Shawna Holmlund, an Ottawa-based artist, has been conducting a weekly arts and crafts program at Rainycrest and she is looking for youngsters to help out.
In fact, she had put the call out in late July for children ages five-10 to join in this past Saturday’s session.
“I put it on Facebook and I had so many positive comments,” expressed Holmlund, who is originally from Fort Frances and has a father in Rainycrest.
“You’ll be paired up with a senior and see what you can create together,” she had posted. “It will be so much fun.”
People responded by calling it a “fabulous” and “awesome” idea, while several indicated they wanted to sign up.
However, despite the interest, only one youngster was on hand Saturday.
“It’s unfortunate because I think it would be a great thing to do,” Holmlund voiced.
But she is planning to try the session again next week, which might be the final week of the program as she is set to return to Ottawa soon.
Holmlund, who decided to spend the summer here with her dad, Bruce, noted the arts and crafts program has been running there since June.
“When I came, I wanted something to do when I was away because I’m not doing my usual art work,” she explained.
So she approached Rainycrest about doing a summer art program for the residents and they agreed.
“Every week is something different,” Holmlund indicated, citing the first week she had planned a painting activity.
“But it intimidated a lot of people so I changed it to more arts and crafts,” she said.
“Even though it was so simple,” she said of the basic flower design. “It was too much for them.”
Since then, she has led the residents in some other arts and crafts projects, including popsicle stick planter pots and frames, while Saturday’s craft, the one she intended to do with the children, was wooden animal signs.
“It came about in kind of an odd fashion,” Holmlund admitted. “I’m doing an art show coming up in September and it’s to do with roosters, so I had to cut out a rooster and I’m decorating it with buttons.
“And I thought this might be cool to do with the elders, but use all sorts of things to decorate it,” she expressed.
“Who knows, with the kids, what would have transpired?”
She indicated the craft was intended to hang on their wall or door.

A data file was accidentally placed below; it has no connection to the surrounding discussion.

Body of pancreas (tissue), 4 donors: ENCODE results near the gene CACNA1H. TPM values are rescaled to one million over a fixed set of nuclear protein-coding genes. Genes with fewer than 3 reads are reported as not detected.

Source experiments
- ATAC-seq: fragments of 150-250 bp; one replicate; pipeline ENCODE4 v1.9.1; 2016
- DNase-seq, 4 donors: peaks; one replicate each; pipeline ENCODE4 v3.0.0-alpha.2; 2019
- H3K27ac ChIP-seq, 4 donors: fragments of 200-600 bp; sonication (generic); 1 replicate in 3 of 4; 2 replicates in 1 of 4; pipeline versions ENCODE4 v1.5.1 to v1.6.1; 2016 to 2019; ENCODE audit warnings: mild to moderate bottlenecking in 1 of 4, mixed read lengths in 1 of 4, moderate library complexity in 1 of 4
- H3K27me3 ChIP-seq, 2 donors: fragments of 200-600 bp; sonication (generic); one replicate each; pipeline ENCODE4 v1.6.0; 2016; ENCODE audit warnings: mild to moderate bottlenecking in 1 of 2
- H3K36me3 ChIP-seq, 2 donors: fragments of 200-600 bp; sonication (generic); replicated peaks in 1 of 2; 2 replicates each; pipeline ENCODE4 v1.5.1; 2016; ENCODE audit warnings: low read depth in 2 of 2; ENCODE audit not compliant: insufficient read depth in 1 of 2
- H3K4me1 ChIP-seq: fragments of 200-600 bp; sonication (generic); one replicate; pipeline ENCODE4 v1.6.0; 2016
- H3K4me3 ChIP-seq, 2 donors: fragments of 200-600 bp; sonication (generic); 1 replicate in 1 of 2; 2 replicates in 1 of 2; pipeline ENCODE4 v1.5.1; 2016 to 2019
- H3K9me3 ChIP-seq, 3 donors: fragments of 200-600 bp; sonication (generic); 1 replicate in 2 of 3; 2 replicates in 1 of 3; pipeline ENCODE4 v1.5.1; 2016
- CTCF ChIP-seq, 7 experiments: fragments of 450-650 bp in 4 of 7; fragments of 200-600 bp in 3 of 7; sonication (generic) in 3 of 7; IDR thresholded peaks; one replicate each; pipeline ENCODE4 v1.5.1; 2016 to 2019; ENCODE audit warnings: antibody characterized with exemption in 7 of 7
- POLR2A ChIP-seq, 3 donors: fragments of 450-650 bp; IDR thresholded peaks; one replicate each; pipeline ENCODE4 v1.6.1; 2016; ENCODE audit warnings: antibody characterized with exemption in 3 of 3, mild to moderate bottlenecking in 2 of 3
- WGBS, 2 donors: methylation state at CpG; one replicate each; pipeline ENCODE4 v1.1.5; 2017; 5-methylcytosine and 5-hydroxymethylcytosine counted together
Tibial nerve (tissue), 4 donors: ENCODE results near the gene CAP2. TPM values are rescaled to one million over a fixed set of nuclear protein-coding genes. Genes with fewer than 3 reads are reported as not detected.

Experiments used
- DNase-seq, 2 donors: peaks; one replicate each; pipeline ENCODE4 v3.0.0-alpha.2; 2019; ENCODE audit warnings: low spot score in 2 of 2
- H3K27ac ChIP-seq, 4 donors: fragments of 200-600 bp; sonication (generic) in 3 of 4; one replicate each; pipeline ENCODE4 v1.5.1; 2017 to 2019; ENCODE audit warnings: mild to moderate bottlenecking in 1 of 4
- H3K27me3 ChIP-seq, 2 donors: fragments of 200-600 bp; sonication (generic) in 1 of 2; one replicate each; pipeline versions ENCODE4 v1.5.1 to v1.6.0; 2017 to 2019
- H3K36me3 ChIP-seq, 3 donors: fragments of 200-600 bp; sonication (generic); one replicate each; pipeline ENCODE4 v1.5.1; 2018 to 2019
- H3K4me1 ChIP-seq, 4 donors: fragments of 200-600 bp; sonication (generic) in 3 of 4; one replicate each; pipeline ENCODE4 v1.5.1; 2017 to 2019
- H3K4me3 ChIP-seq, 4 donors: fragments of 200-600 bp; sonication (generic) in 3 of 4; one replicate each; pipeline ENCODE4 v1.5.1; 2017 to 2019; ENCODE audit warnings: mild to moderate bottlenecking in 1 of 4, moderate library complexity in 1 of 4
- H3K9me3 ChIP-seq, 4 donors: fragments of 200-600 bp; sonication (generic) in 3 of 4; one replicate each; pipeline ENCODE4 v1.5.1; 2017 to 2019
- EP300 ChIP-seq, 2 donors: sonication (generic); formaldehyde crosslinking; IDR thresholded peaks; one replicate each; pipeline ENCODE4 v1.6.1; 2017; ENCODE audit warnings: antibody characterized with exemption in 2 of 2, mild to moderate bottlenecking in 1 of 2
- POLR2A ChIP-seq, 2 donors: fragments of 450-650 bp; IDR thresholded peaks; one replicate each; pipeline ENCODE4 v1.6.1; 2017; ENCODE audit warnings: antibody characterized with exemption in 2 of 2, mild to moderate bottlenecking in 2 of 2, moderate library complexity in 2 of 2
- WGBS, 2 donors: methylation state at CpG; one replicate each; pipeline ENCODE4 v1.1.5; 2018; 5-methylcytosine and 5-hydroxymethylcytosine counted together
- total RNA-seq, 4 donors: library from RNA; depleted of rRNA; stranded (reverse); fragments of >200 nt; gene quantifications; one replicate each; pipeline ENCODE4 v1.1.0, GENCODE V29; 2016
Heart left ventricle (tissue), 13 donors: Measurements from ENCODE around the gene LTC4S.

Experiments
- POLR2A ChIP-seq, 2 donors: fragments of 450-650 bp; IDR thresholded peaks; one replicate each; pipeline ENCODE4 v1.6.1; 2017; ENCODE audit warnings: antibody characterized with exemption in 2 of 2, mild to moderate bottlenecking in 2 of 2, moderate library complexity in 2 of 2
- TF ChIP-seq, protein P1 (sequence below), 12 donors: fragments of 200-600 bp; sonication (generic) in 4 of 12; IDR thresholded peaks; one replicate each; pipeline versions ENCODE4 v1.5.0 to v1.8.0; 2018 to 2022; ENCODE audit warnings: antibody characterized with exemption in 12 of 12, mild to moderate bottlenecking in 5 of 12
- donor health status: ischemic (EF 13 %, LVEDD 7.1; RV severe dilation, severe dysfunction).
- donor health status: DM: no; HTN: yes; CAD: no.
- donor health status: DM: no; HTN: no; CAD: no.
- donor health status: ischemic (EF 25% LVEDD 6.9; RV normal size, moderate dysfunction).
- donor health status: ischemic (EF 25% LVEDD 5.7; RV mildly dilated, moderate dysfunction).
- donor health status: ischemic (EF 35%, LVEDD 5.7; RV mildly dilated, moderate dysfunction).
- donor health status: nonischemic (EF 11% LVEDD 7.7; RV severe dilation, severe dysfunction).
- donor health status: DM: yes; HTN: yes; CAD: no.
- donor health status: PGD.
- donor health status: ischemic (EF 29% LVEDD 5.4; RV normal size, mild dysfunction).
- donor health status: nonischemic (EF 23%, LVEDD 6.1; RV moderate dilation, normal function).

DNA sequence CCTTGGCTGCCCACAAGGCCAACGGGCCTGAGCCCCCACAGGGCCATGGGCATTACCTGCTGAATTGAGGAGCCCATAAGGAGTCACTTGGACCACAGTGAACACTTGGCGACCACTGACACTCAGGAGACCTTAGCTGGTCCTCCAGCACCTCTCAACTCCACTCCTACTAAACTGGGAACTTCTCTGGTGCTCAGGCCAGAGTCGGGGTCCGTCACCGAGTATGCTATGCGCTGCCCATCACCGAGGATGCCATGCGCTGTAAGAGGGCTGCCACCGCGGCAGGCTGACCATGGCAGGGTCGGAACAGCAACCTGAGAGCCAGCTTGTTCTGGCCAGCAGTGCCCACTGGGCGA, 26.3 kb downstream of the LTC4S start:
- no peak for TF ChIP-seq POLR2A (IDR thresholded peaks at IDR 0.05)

“A lot were doing it for their door,” she noted. “They have their name on their door, but nothing else personalized, so I thought it would be a nice little personal touch.”
Holmlund said she wanted to get to know the residents first and then get the children involved.
“I think it’s really important for kids to know the elders as well as the elders to have that young influence on them because it makes it more fun,” she enthused.
“The kids have all their faculties and can make up for the residents who don’t.”
So she’s hoping she can get some more children out for this Saturday’s session that runs 1:30-3 p.m.
Ideally she’d like one child for each participating resident. Or at least one youngster working with two residents.
Holmlund is planning on doing a wind chime project and is also looking for donated items, such as spoons.
“If anyone has anything that would work as a chime, they can donate it,” she suggested, citing they can drop if off with the activation coordinator at Rainycrest.
“I would love to do this full time,” she enthused. “This is just something that I absolutely love and with kids it would be amazing.”
She stressed sharing her artistic talents with seniors is something very close to her heart.
“They need to have different things to enrich their lives,” she reasoned. “It opens kids eyes and it opens the seniors’ eyes to different creative things that they might never have had the option to try.”
Call Holmlund at 481-2571 or send her a private message on Facebook to sign up or to get more information.